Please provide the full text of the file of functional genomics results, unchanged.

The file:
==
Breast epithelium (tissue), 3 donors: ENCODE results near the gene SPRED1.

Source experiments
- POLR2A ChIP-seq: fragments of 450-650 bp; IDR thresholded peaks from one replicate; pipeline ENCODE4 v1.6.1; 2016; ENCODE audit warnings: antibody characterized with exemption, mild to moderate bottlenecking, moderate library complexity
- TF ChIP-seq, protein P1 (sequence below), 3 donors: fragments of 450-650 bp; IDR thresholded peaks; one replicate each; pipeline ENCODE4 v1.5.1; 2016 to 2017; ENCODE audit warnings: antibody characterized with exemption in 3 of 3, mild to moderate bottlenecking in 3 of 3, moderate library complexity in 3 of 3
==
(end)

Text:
Breast epithelium (tissue), 3 donors: ENCODE results near the gene SPRED1.

Source experiments
- POLR2A ChIP-seq: fragments of 450-650 bp; IDR thresholded peaks from one replicate; pipeline ENCODE4 v1.6.1; 2016; ENCODE audit warnings: antibody characterized with exemption, mild to moderate bottlenecking, moderate library complexity
- TF ChIP-seq, protein P1 (sequence below), 3 donors: fragments of 450-650 bp; IDR thresholded peaks; one replicate each; pipeline ENCODE4 v1.5.1; 2016 to 2017; ENCODE audit warnings: antibody characterized with exemption in 3 of 3, mild to moderate bottlenecking in 3 of 3, moderate library complexity in 3 of 3